Out of 34 values, Financial Security came in 24th place overall (score of 54) and Power in 29th (score of 51). In addition, while Religion/Spirituality only ranked 31st on the list of values, the Ethics/Morals value was considered important, placing 10th with a score of 67.
So the decrease in importance of money is notable. Granted, our sample was only 2,163 people, but money and power was irrelevant, or at least undervalued, across the board. Now, one would think that the personal value of money would vary depending on whether a person is financially well-off or not, but this wasn’t the case at all. In fact, when we compared the value scores of people with upper and lower socio-economic status, their results on the Financial Security value was exactly the same, with a score 54 – indicating that this value is only of moderate importance in people’s lives, regardless of their income tax bracket. In fact, there was very little difference in scores as it relates to socio-economic status. Both groups placed high importance on social values. Refreshing, isn’t it?
Now, this isn’t to say that social media doesn’t have its disadvantages. It has several. No matter where you go, you’ll likely see people with their heads down, glued to their phones. I’ve walked into restaurants where couples are on a date, but both of them are busy with their phone and not interacting. I’ve seen parents and children having a ‘family’ meal, where at least one member of the party will be engaged with their phone rather than actual conversation. Social media does, however, have its benefits (and I’ve made practical use of them, I won’t deny) – it allows people to cross distance barriers more than ever before. That doesn’t mean, though, it should replace one-on-one contact – only enhance it.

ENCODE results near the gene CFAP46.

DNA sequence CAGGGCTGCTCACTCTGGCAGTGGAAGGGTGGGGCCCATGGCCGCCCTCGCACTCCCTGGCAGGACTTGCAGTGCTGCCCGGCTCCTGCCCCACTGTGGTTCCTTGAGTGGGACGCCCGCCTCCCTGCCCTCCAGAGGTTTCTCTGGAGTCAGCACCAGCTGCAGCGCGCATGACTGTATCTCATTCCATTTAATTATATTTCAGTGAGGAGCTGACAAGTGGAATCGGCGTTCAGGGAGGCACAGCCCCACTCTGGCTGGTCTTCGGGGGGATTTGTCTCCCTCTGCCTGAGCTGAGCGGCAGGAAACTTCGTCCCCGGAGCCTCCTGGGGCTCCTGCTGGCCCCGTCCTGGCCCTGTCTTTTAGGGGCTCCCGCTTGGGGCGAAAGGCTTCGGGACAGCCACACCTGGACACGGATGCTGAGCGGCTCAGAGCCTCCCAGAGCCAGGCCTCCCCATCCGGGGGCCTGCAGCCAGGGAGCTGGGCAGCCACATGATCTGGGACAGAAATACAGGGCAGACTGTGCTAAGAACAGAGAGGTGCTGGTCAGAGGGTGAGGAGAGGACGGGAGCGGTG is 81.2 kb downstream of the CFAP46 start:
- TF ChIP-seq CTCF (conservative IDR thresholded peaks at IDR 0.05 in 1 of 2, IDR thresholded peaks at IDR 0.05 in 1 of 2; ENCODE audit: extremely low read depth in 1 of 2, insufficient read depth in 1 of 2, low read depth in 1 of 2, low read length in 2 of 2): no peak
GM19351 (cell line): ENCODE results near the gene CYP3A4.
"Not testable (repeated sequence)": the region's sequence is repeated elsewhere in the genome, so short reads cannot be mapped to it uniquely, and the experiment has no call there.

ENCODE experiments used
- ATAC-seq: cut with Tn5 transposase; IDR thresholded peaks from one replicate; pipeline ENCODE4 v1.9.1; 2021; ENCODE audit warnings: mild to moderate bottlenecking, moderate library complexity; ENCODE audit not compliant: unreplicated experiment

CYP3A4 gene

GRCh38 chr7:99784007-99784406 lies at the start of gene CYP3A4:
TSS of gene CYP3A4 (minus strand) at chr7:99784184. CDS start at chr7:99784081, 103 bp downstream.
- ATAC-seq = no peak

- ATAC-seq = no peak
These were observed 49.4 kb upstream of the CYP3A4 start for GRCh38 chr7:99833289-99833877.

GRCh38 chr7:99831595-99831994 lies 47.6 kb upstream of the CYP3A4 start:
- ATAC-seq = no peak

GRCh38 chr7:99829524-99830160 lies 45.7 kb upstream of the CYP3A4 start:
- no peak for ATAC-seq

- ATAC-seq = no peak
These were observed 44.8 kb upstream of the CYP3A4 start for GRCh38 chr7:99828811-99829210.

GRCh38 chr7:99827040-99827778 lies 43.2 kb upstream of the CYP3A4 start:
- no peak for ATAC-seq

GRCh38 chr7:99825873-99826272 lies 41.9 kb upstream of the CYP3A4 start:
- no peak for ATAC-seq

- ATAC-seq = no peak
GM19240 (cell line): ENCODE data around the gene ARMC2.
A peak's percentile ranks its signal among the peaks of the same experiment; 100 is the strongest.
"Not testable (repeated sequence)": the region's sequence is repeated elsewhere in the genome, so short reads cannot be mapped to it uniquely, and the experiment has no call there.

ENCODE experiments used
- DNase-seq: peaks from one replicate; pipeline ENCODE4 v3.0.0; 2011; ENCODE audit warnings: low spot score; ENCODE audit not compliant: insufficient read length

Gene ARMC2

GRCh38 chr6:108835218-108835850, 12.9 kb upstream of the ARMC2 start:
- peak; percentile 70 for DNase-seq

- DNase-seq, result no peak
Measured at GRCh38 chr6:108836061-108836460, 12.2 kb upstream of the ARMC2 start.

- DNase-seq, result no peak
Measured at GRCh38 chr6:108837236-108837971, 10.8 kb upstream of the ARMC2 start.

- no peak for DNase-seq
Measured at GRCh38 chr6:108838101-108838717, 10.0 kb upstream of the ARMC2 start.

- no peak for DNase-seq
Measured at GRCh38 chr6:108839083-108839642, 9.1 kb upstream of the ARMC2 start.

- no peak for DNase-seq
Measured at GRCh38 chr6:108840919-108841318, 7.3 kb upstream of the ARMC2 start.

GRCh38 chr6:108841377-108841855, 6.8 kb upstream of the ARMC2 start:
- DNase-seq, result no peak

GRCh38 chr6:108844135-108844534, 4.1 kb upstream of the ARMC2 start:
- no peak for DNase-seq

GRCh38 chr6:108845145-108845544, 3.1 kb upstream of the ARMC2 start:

Here are additional tidbits from our values study:
- Women in general had stronger social values, particularly Family & Friends (score of 79 vs. 68 for men), Altruism (77 vs. 65), Socializing (71 vs. 61), and Empathy (81 vs. 71).
- Men placed a higher value on Scientific Exploration – the importance of discovering new technologies, inventions, etc. (59 vs. 50 for women).
- Women placed a higher value on developing a career than men did (61 vs. 56).
- In terms of social values, younger age groups valued Family & Friends (77 vs. 71) and Socializing (71 vs. 62), while older age groups valued Altruism (76 vs. 72) and Empathy (81 vs. 76).
- In terms of aesthetics, younger age groups valued creativity and the ability to express themselves creatively (57 vs. 48).
- Younger age groups had stronger political values, particularly in terms of Competitiveness (50 vs. 31), Recognition (50 vs. 31), and developing a sense of Pride (50 vs. 31).
Those who are happy with their job outscored their less satisfied counterparts on every value assessed, including:
- Intellectual Creativity (Aesthetic value) – score of 62 vs. 55
- Knowledge (Theoretical value) – score of 66 vs. 59
- Ethics/Morals (Traditional value) – score of 71 vs. 65
- Hard work/Diligence (Realistic value) – score of 78 vs. 70
- Career Life (Political value) – score of 63 vs. 54
- Power (Political value) – score of 53 vs. 46
- Recognition (Political value) – score of 50 vs. 42
- Pride (Political value) – score of 54 vs. 47